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Blue Island Sun-Standard (Newspaper) - February 6, 1977, Blue Island, Illinois ;i ti It Cronin's school integration By KEN MILLER If a "dream" of Stall- Supt. of Edu- cation Joseph M. Cronin comes true, a busing plan to integrate Chicago's schools with several nearby suburban townships will be in effect in 1980. The "dream" did not specifically name white suburban communities that might be part of the desegrega- tion plan. It did, however, call for a township plan with one superintendent for each township and from 10.000 to students in each of the restructured suburban school districts. Cronin detailed his enti- tled "How the Chicago Metropolitan Area in remarks to the South Cook County School Admi- nistrators association Wednesday night at Ihe Cherry Hills Country club, Flossmoor. Cronin's "dream" is, in effecl, his vision of a totally desegregated met- ropolitan school system which be implemented in In the Cronin envisions a federal judge ruling in 1978 on a de- segregation case not only affecting Chicago schools but also finding the county and Ihe slate "guilty" of al- lowing schools to perpetuate racial segregation. Cronin's "drearn" was met with po- lite applause but no other response from the approximately 100 suburban school board members and superin- tendents in attendance. "Seven of Ihe new township dis- tricts were paired with the seven Chi- cago school districts with the most segregated housing and said Cronin. According to Cronin, "a federal judge had ruled in 1978 on a desegre- gation case not only affecting Chicago but also finding Cook county and the state of Illinois guilty of allowing schools to perpetuate racial segrega- tion. "At first people thought only Chica go would be found guilty. Hundreds of their schools were virtually all-black with several dozens of while schools. "Clearly the city could not achieve all the racial desegregation needed in the schools. It would need help, the judge reasoned." Thidhelp" Cronin speaks of would amount lo "mergers or consolida- tions" with suburban school districls. The judge in Ihe dream found Chi- cago guilty of segregation in many specific instances. One was thai allhough several "magnel" schools were begun in Ihe 1970's, segregation continued to in- crease in the cily because of Ihe lack of a comprehensive tolal plan. Magnel schools, such as Walt Dis- ney Elementary school and Whitney Young High school, are intended lo reflecl Ihe racial make-up of a dis- Irict The "judge" also found thai the Chicago board of'education in the had erected hundreds of tempo- rary classrooms on the playgrounds of all black schools rather than find ways lo desegregate the city. Also, Chicago had established a se- ries of schools within racially segre- gated housing projects. The Chicago board was also found to have failed to implement the 1967 plan which would have achieved a certain measure of desegregation. The judge indicated lhal lhal omis- sion was in itself a violation of Ihe Ci- vil Righls acl of 1964, Cronin said. "Subsequently, the Chicago board had adopted a plan to close down two dozen schools, but in so doing, man- aged to transfer most of the black children from one set of all-black buildings to others of similar racial Cronin said. The superintendenl's dream notes two precedents ol implemented de- segregation plans Une was in Wilmington, Del., where the judge had told city and suburbs to get together in developing a compre- hensive plan. The other, in St. Louis county. Mo., the judge decreed that two all-white suburbs and one all-black suburb join to form one racially integrated school district. "The judge in the Chicago case considered other alternatives such as splilting Ihe Chicago schools into sev- en pie-shaped wedges reaching out as far as 20 or 25 miles each wedge containing 25 per cent minority and 75 per cent Cronin said. However, Ihe judge decided on Ihe lownship plan. "The Chicago city plan by itself was bold and creative" and included Ihe closing of more lhan 800 racially segregated temporary classrooms; the abandonment of 70 substandard buildings housing mainly minorities or whites; and the opening of 15 new "magnet" high schools. 11 (if them with advanced vocational and techni- cal specialties. It also included the opening of new or rehabilitated elementary schools each of them sen ing black and white populations 20 of them with basic skills orientation. 20 with a special focus on science and industry and 20 with other specialty services. Finally, it called for the building of mixed income and multi-ethnic hous- ing and new schools first in the Chi- cago 21 area and later in the "born again" South Side with a massive in- fusion of U. S. Department of Hous- ing and Urban Development funds The "judge" in Cronin's dream, it turned out, was James Meredith, who in 19C2 was the first black student ever enrolled in the University of Mississippi. Blue Island Sun-Standard Published by the Southtown Economist Sunday, February 6, 1977 65 cents Monthly By Carrier Phones News or Ads 388-2O20 Circulation 422-1212 Court weighs outcome of Old Main shooting Hard choice Roger Lundquist of Calumet Paris gets ready to sample some of the good- ies" being prepared for the St. Valentine Ice Cream Social. The Ladies Guild of Community Covenant Church, 125th and Loomis, will sponsor the event on Friday, Feb. 11, from 7 to p.m. and again on Saturday, Feb. 12, from 1 to 5 p m. Ticket price includes ice cream and cake plus entertainment by the Ro- semary McMahon dancers and the Praising Pupeteers and sing-a-krags be- tween shows. There will also be a bake sale so you can take a treat home to the family. Bring your "Valentine" and join in the fun. The juvenile who shot his class- mate Jan. 13 al Old Main Eisenhower High school will undergo a psychiat- ric examination before his final dispo- sition by the juvenile court Feb. 15. At a hearing Monday, Judge Joseph Mooney of Cook county Circuit Court's juvenile division ordered a clinical services examination for the 15-year-old boy, still in custody at the Audey Home. The juvenile admitted to the shoot- ing in open court at a hearing Mon- day. The trial, which had been sched- uled for Monday, was not held be- cause of the boy's admission. Maurice Dore, assistant state's attorney, said the judge could recom- mend a probationary sentence or commitment to the juvenile division of the Cook county department of cor- rections, among other alternatives, for the boy. After Monday's hearing, Blue Is- land police reported the youth had confessed to the charge of aggravated battery against him, while charges of attempted murder and unlawful use of a weapon were dropped. But Dore said the legal charge against the youth is delinquency and the seriousness of the individual charges did not matter. "Once he is found delinquent, the judge may recommend whatever is permitted within the limits of the ju- venile court Dore said. A juve- nile delinquent can not be punished for more than one charge in a single incident. The most the judge can recommend for the youth is commitment to the department of corrections, Dore said. "Juvenile court differs from crimi- nal court. Its purpose is to protect and rehabilitate the juvenile and 'pro- tect the public. "Its function is rehabilitation, not Dore said. The boy's hearings, as all juvenile hearings, have been closed to the general public. Mrs. Joanne Dombrowski, the mother of Steve Labus, 15, shot by the juvenile, said Thursday she feels "left out in the cold" by the closed hearings. She said she has gotten no satis- faction from Ihe proceedings and has had to find out what has happended by reading newspapers. She was not told about Monday's hearing and although she attended Thursday's she was not allowed in- side. George Triezenberg, Eisenhower principal, also showed up for Thurs- day's hearing but was not allowed in- side. Dr. William Webb, School district 218 superintendent, said he sent Triezenberg as his representalive to provide input at the hearing. Dore said that although he told Webb he may show up for the hear- ing, it was up to the discretion of the judge as to whom he would allow in- side. Triezenberg said he was "most dis- tressed" by Ihe closed hearings and blamed Ihe secrecy of juvenile pro- ceedings with being a catalyst for crime in schools. "How can I administer discipline and protect staff and students if somebody can pull out a gun and shoot someone in my school" without having the opportunily lo speak at the hearing, he said. limit set for brochure The Blue Island planning commis- sion set an cost limit on the de- sign of a new informational city broc- hure. Jack Sinise, commission member, recommended that the brochure not exceed 28 pages, at a cost of a page. The cost "includes everything" to bring the brochure "camera-ready" to the printer, Sinise said. The city council, upon recommendation by the planning commission, has contracted Rowe Associates, Alsip, to do the work. Sinise recommended that the page limit be set in order to "stop talk" about the possible costs of the broc- hure. "Now we know what it will he said. Looking at the city's last brochure. a 36-page booklet, Sinise said he did not believe the new brochure needed to be as large. The new brochure will be printed on by 11 inch paper, like the last one. The brochure will emphasize Blue Island's central business district. The booklet's artwork and theme may be used as a city "logo" or symbol, Sin- ise said. The commission unanimously ap- proved Sinise's motion on the 28-page limit. Sinise indicated the cost was less than what the commission had estimated previously in discuss- ing possible cost. The commission also decided to contact several companies about doing a traffic survey on east-west streels in Ihe downlown area. Bids will be taken for the project. The sur- vey is intended lo indicate whether the streets, such as New and Prairie, should retain their one-way or two- way status for best possible traffic flow. The commission also discussed pos- sible sites for off-street parking along Western avenue between 119th and 127th streels. There will be no on- slreel parking there when Ihe Wesl- ern avenue project is complete. Sinise recommended that the com- pany chosen to make the traffic sur- vey also study possible off-streel parking sites. Because mosl sites along Westefn avenue would require the acquisition of business properties in order lo pro- vide a parking lot, commission mem- bers suggested that lots in back of businesses fronting on Western also be considered as parking lol sites. In other discussion. Ihe commission voted to change its regular meeling dates from the first Tuesday of each month to the first Monday. Ill" SvltTti lo. oliVJII OT .it" llliu i UCIlto 11 niv, M m f __I should relain their one-way or two- month to the first Monday. Eisenhower students aid RQC center revs up chamber's shopping study Tru-puch machine A group of Eisenhower campus stu- dents have completed a practical ex- ercise in market research which will aid the Blue Island Chamber of Com- merce in determining shopping pat- terns in the community. Under the direction of instructor Ken Muir. 20 students enrolled in dis- tributive education classes assisted the Blue Island Chamber of Com- merce in a market research project. Students stationed throughout the Blue Island shopping district during the holiday season asked passerby to complete a market research survey prepared by tlie Chamber of Com- merce. Over 300 completed surveys were turned over to the Chamber of Commerce for its use at the conclu-' .sion of the project. Under Jhc guidance of Iheir instruc- tor, students also used the survey as a basis for their own market research project at Eisenhower campus. News Note The paper drhe at Community Covenant church, 329Ui and js. Calumet Park, has been emend- ed due 1o the weather. Papers may- be deposited in the bin behind Ihe church al an> time through Thurs- day, Feb. 10. The drive is spon- sored by the youth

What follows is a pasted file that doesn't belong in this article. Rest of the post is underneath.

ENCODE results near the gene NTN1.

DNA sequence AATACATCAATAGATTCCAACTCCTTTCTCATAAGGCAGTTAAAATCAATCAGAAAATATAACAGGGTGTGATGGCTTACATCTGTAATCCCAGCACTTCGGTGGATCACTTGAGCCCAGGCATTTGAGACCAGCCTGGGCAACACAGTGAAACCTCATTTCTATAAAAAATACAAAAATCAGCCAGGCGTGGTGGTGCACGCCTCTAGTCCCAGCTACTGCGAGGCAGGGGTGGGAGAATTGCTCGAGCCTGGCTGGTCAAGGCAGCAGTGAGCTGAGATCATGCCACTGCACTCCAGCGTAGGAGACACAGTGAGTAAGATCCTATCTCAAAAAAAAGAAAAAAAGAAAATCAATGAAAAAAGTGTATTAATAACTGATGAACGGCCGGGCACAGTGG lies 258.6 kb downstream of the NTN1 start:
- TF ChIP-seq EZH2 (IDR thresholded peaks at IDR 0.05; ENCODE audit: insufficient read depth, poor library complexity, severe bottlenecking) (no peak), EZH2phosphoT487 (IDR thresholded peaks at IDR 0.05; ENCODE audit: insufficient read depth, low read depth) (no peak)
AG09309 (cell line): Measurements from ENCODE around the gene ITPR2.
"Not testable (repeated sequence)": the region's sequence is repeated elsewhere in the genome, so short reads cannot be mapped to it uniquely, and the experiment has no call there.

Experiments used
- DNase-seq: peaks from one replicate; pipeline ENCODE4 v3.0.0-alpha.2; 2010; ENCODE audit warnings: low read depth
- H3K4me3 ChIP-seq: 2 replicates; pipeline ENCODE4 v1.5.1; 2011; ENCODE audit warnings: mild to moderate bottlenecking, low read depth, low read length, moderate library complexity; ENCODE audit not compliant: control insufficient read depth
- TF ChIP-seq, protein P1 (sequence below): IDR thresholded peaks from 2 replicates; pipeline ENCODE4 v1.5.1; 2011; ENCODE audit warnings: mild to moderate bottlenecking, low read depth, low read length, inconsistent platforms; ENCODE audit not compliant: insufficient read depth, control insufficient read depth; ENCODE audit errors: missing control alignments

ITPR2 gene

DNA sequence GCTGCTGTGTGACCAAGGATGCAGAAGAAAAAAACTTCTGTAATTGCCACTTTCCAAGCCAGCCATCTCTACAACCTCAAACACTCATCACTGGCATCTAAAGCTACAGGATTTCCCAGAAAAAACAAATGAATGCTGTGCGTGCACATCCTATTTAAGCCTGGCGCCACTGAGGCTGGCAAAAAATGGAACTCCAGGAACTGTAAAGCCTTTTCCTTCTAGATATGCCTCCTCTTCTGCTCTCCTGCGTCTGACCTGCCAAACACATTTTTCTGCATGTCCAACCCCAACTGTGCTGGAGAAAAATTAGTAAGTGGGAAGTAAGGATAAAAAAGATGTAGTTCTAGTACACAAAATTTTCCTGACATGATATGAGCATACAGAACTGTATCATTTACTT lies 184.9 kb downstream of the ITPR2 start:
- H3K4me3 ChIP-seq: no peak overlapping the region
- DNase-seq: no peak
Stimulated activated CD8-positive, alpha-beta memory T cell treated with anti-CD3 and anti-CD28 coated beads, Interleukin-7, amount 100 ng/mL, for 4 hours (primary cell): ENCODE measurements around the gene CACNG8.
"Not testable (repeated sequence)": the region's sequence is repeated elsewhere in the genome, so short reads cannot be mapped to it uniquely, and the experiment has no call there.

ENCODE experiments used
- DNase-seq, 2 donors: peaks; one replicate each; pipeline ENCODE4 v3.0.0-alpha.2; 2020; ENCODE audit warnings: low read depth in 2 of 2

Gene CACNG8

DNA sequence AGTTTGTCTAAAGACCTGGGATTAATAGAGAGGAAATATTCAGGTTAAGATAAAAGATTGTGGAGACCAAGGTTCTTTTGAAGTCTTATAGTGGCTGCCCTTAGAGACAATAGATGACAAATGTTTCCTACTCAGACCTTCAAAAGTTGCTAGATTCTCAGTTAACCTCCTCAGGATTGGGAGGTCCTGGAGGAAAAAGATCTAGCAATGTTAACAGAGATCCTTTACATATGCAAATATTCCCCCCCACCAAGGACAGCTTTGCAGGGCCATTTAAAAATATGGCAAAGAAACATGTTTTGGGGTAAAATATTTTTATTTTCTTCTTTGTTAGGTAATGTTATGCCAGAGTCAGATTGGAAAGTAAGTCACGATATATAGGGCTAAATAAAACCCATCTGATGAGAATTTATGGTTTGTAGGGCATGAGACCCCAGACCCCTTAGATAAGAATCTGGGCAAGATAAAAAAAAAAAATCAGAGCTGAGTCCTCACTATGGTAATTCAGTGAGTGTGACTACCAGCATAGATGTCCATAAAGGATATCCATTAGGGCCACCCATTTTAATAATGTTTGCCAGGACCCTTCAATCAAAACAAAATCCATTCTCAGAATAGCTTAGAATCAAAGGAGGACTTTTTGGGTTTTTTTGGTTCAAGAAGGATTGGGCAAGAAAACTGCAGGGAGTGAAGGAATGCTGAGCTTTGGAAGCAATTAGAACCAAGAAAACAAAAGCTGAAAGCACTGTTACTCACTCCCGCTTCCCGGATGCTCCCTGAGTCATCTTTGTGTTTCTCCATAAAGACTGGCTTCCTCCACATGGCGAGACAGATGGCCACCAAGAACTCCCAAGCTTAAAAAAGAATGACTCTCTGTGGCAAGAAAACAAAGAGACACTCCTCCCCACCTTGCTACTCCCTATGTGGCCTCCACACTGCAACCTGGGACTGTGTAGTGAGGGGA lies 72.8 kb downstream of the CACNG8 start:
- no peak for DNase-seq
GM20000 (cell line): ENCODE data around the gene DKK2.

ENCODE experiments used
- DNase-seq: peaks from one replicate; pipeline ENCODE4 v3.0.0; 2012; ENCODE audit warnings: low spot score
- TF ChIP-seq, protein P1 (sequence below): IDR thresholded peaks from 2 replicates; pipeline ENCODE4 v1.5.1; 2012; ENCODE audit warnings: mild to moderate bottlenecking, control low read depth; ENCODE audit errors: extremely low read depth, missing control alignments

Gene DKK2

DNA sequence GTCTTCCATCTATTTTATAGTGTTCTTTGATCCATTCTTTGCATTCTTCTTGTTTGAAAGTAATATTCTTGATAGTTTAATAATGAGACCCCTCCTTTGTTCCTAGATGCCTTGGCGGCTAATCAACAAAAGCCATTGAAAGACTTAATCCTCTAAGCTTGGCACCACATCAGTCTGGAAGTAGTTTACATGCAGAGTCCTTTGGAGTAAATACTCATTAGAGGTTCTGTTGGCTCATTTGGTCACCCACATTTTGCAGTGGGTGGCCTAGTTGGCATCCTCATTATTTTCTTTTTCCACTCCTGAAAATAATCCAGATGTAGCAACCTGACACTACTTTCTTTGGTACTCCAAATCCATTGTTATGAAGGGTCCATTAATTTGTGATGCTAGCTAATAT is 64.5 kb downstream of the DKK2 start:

recently Delected as DEC! ambassadors. Virginia Slellman of Alsip was se Icded from among members of ihe- Blue (senior) chapter, while Saudi Zingelmann of Blue Island was selcd- ed from among members